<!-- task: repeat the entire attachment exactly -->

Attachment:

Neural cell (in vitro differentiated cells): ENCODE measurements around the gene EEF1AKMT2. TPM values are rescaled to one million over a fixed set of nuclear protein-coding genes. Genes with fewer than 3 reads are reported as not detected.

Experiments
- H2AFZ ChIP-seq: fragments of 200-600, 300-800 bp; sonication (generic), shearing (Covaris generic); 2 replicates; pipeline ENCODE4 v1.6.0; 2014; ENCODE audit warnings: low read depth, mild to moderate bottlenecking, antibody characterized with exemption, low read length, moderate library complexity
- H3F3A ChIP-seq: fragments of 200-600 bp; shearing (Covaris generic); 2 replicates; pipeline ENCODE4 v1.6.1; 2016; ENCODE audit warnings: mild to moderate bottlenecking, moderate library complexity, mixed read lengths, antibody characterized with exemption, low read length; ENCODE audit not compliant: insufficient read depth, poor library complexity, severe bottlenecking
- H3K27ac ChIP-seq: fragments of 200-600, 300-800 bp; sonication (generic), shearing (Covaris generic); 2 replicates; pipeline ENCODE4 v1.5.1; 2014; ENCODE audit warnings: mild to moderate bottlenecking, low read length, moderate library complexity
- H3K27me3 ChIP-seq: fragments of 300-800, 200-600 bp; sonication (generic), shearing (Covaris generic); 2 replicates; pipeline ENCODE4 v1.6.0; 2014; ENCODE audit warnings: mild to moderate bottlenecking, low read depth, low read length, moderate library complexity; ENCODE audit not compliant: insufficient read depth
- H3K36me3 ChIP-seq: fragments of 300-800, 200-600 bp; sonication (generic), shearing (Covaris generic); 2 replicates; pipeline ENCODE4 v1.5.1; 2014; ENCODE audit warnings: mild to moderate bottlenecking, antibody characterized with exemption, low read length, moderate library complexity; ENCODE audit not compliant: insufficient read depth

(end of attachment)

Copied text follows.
Neural cell (in vitro differentiated cells): ENCODE measurements around the gene EEF1AKMT2. TPM values are rescaled to one million over a fixed set of nuclear protein-coding genes. Genes with fewer than 3 reads are reported as not detected.

Experiments
- H2AFZ ChIP-seq: fragments of 200-600, 300-800 bp; sonication (generic), shearing (Covaris generic); 2 replicates; pipeline ENCODE4 v1.6.0; 2014; ENCODE audit warnings: low read depth, mild to moderate bottlenecking, antibody characterized with exemption, low read length, moderate library complexity
- H3F3A ChIP-seq: fragments of 200-600 bp; shearing (Covaris generic); 2 replicates; pipeline ENCODE4 v1.6.1; 2016; ENCODE audit warnings: mild to moderate bottlenecking, moderate library complexity, mixed read lengths, antibody characterized with exemption, low read length; ENCODE audit not compliant: insufficient read depth, poor library complexity, severe bottlenecking
- H3K27ac ChIP-seq: fragments of 200-600, 300-800 bp; sonication (generic), shearing (Covaris generic); 2 replicates; pipeline ENCODE4 v1.5.1; 2014; ENCODE audit warnings: mild to moderate bottlenecking, low read length, moderate library complexity
- H3K27me3 ChIP-seq: fragments of 300-800, 200-600 bp; sonication (generic), shearing (Covaris generic); 2 replicates; pipeline ENCODE4 v1.6.0; 2014; ENCODE audit warnings: mild to moderate bottlenecking, low read depth, low read length, moderate library complexity; ENCODE audit not compliant: insufficient read depth
- H3K36me3 ChIP-seq: fragments of 300-800, 200-600 bp; sonication (generic), shearing (Covaris generic); 2 replicates; pipeline ENCODE4 v1.5.1; 2014; ENCODE audit warnings: mild to moderate bottlenecking, antibody characterized with exemption, low read length, moderate library complexity; ENCODE audit not compliant: insufficient read depth